Hereditary Cancer and Genetic Testing

Cancer treatment for people with CHEK2 mutations

People with an inherited CHEK2 mutation who have been diagnosed with cancer may have different treatment options than people without a mutation. To learn more about standard of care treatment options for specific types of cancer, visit our section on Cancer Treatment by Cancer Type

If you have an inherited CHEK2 mutation, have been diagnosed with cancer and any of the situations below apply to you, you may wish to speak to your doctor about your medical options. You may also consider enrolling in a clinical trial studying which treatments work best for people with an inherited CHEK2 mutation. 

Regardless of cancer type, people with a CHEK2 mutation may qualify for clinical trials looking for more effective treatments for cancer.

Surgical decisions for women diagnosed with breast cancer

Because of the increased risk for a second breast cancer diagnosis, women who are diagnosed with breast cancer who test positive for an inherited mutation in CHEK2 may choose bilateral mastectomy rather than lumpectomy and radiation. Mutation carriers who undergo mastectomy are less likely to develop a second breast cancer.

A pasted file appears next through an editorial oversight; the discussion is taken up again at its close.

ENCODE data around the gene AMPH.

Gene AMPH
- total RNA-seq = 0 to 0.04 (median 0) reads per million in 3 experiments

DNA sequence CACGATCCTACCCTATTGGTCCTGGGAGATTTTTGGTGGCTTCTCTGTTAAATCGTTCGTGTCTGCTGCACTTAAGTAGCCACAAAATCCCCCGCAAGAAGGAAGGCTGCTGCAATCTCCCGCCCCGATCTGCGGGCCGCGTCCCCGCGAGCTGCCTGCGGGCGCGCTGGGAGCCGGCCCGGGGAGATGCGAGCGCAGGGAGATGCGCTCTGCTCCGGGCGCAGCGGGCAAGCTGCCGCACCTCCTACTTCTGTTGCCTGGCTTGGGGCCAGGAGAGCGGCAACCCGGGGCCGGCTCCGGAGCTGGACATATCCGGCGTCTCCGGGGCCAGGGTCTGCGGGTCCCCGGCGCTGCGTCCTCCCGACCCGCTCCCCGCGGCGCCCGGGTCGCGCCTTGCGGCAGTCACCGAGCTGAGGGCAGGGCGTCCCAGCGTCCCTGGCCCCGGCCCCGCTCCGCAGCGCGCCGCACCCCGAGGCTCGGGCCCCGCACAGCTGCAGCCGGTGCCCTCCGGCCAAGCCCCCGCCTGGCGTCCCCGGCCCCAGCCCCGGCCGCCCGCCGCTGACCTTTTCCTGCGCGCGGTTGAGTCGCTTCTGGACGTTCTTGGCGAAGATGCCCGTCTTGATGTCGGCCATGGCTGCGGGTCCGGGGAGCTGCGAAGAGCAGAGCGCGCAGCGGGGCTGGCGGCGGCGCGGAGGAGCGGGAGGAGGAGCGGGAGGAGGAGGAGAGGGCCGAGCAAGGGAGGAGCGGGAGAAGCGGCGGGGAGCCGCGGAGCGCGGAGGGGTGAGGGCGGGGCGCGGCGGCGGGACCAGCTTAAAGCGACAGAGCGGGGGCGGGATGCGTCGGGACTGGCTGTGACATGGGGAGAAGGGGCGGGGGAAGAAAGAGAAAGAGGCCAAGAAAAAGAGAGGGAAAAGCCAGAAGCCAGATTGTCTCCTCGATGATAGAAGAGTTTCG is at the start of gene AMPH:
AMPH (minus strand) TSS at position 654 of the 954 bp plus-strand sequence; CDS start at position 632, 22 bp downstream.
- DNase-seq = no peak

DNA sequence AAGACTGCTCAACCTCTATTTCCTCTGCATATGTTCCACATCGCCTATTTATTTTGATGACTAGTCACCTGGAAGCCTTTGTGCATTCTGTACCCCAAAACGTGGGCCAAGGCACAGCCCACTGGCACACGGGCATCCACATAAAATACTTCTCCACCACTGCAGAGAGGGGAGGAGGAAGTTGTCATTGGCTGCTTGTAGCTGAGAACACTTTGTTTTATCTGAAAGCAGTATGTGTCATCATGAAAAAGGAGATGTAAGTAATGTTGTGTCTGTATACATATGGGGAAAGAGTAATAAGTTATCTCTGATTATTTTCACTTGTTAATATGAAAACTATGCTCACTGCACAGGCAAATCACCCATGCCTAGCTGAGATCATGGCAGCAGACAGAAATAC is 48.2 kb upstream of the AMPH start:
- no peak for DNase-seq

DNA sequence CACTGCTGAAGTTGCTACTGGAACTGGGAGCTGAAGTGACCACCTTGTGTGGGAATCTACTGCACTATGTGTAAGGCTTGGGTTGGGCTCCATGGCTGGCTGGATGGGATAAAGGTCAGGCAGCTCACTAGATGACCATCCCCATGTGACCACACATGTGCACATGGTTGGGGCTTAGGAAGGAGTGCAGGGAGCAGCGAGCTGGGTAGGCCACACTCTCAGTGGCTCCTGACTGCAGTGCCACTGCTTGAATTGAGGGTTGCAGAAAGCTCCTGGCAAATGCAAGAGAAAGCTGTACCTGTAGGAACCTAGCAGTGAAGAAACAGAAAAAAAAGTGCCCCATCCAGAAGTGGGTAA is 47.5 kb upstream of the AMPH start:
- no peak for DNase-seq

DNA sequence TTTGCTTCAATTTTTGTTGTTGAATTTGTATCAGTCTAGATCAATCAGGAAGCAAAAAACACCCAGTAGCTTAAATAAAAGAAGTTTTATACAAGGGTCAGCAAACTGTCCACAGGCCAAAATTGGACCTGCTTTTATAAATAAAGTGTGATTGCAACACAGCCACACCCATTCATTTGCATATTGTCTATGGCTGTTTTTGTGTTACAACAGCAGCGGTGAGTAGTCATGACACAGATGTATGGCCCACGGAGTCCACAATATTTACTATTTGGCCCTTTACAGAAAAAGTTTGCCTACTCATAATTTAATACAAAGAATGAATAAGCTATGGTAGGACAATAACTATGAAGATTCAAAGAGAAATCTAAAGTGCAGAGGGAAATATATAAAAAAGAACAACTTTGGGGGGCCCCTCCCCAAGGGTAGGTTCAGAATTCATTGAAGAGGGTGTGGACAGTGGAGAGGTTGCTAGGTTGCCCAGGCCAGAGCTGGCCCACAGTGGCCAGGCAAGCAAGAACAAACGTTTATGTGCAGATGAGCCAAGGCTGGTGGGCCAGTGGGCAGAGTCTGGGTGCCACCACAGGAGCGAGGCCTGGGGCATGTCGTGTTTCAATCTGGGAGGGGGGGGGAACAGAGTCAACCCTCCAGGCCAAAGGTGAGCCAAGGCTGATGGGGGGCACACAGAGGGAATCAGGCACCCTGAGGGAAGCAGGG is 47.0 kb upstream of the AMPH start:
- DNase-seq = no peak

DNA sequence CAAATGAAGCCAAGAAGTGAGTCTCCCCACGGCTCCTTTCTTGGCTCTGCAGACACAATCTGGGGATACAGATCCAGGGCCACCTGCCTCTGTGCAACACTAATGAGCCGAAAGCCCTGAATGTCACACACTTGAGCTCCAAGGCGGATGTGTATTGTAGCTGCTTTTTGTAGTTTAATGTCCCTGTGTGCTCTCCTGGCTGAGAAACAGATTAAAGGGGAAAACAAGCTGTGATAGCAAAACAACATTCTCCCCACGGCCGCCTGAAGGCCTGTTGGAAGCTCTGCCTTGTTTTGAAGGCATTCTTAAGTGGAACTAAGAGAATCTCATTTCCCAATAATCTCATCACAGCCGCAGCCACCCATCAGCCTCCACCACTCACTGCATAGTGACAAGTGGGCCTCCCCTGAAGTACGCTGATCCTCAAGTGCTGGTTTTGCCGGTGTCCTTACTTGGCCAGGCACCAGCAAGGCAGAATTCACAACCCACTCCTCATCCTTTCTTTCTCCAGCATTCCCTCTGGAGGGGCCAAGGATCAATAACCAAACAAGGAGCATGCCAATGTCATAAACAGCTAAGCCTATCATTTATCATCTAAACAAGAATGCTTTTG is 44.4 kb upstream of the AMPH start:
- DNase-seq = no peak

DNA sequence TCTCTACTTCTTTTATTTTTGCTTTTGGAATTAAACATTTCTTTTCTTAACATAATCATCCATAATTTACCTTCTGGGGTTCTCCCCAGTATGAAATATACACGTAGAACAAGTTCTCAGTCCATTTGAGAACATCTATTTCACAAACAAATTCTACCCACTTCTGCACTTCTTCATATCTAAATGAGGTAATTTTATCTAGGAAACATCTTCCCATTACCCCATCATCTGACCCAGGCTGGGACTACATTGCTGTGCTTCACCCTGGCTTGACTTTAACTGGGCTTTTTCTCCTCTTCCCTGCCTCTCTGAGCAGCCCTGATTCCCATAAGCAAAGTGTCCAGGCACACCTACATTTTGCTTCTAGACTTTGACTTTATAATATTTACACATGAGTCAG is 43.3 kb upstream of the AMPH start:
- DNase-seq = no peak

PARP inhibitors

PARP inhibitors are a type of targeted therapy that work by blocking a protein used to repair damaged DNA. They were initially developed to treat cancers in people with an inherited BRCA1 or BRCA2 mutation. Since then, research and additional FDA approvals have expanded use of PARP inhibitors to more situations. People with an CHEK2 mutation who have been diagnosed with cancer may want to ask their doctor about PARP inhibitor therapy. 

Metastatic prostate cancer

The PARP inhibitor, Lynparza (olaparib) has received FDA-approval to treat men with metastatic, castration-resistent prostate cancer, who have a mutation in CHEK2 or another gene linked to a certain type of DNA damage repair. Lynparza may be used to treat men whose prostate cancer has progressed on enzalutamide (Xtandi) or abiraterone (Zytiga). 


If you are a person with a CHEK2 mutation, you can find peer support through the following resources:


The majority of public and private health insurance plans are required to cover cancer diagnosis and treatment; copays, coinsurance and deductibles often apply. Patient costs and coverage for specific doctors, facilities or treatments may vary based on your health plan. If your insurance company denies your claim, your health care provider can help you write an appeal letter, or you can use one of our sample appeal letters. Visit our section on Insurance and Paying for Care: Treatment for more information.


The following cancer treatment studies are open to people with a CHEK2 mutation. 

Breast cancer

Other cancers

Last updated September 03, 2021